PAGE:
What is it?
Peroneal tendinopathy is characterized as any impairment to the structure and function of the tendons of the peroneal muscles (peroneus longus and peroneus brevis) that run down the outside of the lower leg. The most common symptoms include pain, discomfort, and/ or swelling to the outside portion of the ankle. There are a number of different pathologies that fall under the ‘tendinopathy’ umbrella, but the most common include peroneal tendinitis and peroneal tendinosis. The two conditions are similar in clinical presentations and are commonly mistaken for one another; differentiation however, is important.
One key difference is that tendinosis does not have the associated swelling that occurs with tendinitis. Tendinitis is classified as an inflammation, or swelling, of the tendon resulting from a micro-tear due to an acute overload, such as forceful trauma, that is too heavy and/or sudden (1).
Tendinosis is differentiated in that the tendon damage results from chronic overuse, such as repetitive strain over time, without allowing appropriate time for the tendon to recover (1). Both diagnoses are commonly associated with athletes or workers who are involved in repetitive strain type activities, like running or factory line work.
The primary focus of treating tendinitis is to control swelling, whereas initial treatment of tendinosis is focused on the elimination of the source of repetitive strain (1). With each of the pathologies, controlling biomechanics and protecting the tendon from excessive strain is the focus of long-term treatment. Many of the treatment options overlap, but one distinction between the two is the use of anti-inflammatory medications (1). Speak with your family physician to determine whether anti-inflammatories are appropriate for you.
What do people experience?
Symptoms are typically insolated to the lateral or outside portion of the ankle and may include:
- Sharp pain or a dull ache
- Muscular tightness
- Reduced ankle stability, range of motion, and strength
- Ankle sprains
- Stiffness upon waking in the morning
- Pain or stiffness when rising after extended periods of sitting
- Changes to the way you walk
Risk factors for discomfort include:
- Activities with lateral (side-to-side) movement or sudden direction changes
- Poor fitting or worn out footwear
- Unsupportive footwear, such as wearing sandals while being active; it is important to select appropriate footwear that will control and cushion the movements of your foot and lower limb
- Uneven terrain – avoid surfaces with uneven terrain like trails or loose gravel, as they may place a greater strain on the involved tissues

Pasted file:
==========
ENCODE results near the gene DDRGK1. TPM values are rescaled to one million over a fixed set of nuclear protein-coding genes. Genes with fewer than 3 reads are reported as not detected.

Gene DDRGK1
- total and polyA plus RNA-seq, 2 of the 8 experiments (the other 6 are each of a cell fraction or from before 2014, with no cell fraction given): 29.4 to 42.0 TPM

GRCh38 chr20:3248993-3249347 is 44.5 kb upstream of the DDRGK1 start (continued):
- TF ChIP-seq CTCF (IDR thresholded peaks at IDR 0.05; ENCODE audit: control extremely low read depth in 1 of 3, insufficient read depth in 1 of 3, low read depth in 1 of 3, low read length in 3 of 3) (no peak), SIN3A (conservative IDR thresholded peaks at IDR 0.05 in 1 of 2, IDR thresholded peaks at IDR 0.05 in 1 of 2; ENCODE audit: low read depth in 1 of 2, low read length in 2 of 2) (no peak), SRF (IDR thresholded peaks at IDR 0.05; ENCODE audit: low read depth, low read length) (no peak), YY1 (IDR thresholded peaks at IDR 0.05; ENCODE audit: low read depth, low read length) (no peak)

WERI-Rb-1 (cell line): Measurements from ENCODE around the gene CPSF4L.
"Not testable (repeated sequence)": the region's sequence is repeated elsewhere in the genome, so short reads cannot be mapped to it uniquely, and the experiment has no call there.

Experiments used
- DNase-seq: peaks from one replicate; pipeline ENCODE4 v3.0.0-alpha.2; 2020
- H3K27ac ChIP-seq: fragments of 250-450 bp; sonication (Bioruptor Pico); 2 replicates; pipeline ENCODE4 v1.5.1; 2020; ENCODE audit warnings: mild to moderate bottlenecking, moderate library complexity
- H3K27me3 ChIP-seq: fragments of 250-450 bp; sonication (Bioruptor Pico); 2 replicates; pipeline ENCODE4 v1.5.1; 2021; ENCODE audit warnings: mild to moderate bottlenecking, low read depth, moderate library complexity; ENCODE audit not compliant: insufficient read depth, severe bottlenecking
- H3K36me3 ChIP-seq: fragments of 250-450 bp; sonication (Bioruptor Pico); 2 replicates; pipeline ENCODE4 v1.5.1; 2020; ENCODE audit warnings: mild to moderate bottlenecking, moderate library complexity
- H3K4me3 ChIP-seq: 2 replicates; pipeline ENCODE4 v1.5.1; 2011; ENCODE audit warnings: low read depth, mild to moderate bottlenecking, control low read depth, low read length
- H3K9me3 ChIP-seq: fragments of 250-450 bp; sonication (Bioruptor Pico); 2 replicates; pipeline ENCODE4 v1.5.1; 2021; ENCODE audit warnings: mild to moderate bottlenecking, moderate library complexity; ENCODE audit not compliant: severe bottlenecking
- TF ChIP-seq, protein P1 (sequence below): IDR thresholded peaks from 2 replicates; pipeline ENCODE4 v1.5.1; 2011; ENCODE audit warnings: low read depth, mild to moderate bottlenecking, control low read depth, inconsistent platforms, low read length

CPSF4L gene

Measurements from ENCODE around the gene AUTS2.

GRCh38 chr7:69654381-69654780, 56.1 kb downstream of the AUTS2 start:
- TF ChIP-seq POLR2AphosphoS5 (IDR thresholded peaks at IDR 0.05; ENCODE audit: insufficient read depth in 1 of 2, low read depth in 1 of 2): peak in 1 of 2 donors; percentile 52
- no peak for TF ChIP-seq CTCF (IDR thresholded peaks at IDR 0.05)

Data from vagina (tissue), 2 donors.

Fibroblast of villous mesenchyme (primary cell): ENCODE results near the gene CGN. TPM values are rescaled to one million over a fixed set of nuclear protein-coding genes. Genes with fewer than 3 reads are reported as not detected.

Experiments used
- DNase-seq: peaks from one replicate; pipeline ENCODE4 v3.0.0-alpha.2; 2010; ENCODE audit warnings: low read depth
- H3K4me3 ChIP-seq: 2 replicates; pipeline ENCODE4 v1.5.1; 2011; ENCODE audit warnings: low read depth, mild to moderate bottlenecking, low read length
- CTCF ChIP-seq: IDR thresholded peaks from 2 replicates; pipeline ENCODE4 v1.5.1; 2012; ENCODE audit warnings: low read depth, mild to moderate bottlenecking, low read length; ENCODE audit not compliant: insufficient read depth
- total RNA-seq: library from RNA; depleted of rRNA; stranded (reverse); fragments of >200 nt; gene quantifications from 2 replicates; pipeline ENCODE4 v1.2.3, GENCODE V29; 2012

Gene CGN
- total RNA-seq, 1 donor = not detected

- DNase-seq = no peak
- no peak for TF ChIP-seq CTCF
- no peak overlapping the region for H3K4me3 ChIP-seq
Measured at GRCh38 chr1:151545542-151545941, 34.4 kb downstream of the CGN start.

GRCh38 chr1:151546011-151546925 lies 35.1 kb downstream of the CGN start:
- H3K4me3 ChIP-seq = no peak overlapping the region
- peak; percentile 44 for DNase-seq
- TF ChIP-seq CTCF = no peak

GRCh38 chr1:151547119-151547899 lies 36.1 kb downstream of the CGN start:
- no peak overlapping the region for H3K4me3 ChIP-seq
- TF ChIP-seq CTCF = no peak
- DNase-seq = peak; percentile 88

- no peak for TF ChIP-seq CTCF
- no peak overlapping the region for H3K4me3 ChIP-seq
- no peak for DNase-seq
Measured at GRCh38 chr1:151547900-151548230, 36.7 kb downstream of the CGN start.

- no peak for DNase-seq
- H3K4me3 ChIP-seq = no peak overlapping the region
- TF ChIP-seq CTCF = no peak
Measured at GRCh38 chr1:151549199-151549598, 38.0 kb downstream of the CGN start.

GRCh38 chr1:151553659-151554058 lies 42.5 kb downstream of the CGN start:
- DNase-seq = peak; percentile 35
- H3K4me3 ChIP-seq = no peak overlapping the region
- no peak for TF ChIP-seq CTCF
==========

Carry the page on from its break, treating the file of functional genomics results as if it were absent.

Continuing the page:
- High impact and high volume, or intensity of exercise
- Weight – depending on your mechanics, being overweight or obese may increase the strain on the muscles and tendons in your lower legs
Your mechanics may also be an issue. Depending on your alignment and mechanics, you may be predisposed to straining the muscles and tendons in the outsides of your lower limbs. Consult with your physiotherapist or pedorthist if you suspect this may be the case.
What are my options for treatment? Who else can help?
Your family physician typically serves as the first line of defense for treatment. He or she will be able to assist you with medications and life style alterations if appropriate, or to refer you to the right type of medical professional for further care.
- Physiotherapists and kinesiologists may be appropriate to assist with exercises, stretches, or lifestyle alterations.
- Pedorthists may be appropriate to control motions of the foot that may be impacting the load place on the peroneal muscles.
- Kinesiologists may assist with ergonomics (ensuring living environments and work stations are conductive to your posture and mechanics).
- Massage therapists may be able to assist with muscular stiffness or discomfort.
Staying active with pain
Staying active while you recover is important for overall health and well-being. Appropriate exercise selection, however, is important. As a general guideline, avoid any exercises or activities that induce or intensify your symptoms – that means both during and after the activity. With soft tissue injuries, like some tendinopathies, once the tissue is warmed up it will often feel fine while active. If this is the case, the discomfort will usually set in once you stop the activity, after a period of rest, or may come the next morning when you get out of bed. If any of these are the case, reduce the intensity or duration of the activity until you reach a point that does not induce your symptoms. In particular, avoid sports with sudden direction changes like soccer, basketball, volleyball, or racquet sports, and exercises with lateral (side-to-side) movements such as plyometrics, Zumba, kickboxing, etc. Choose mild intensity exercises or cross-training activities that will keep you active while encouraging a healthy recovery.
1- Bass E. Tendinopathy: Why the difference between tendinitis and tendinosis matters. International Journal of Therapeutic Massage and Bodywork. 2012; 5:1 14-17.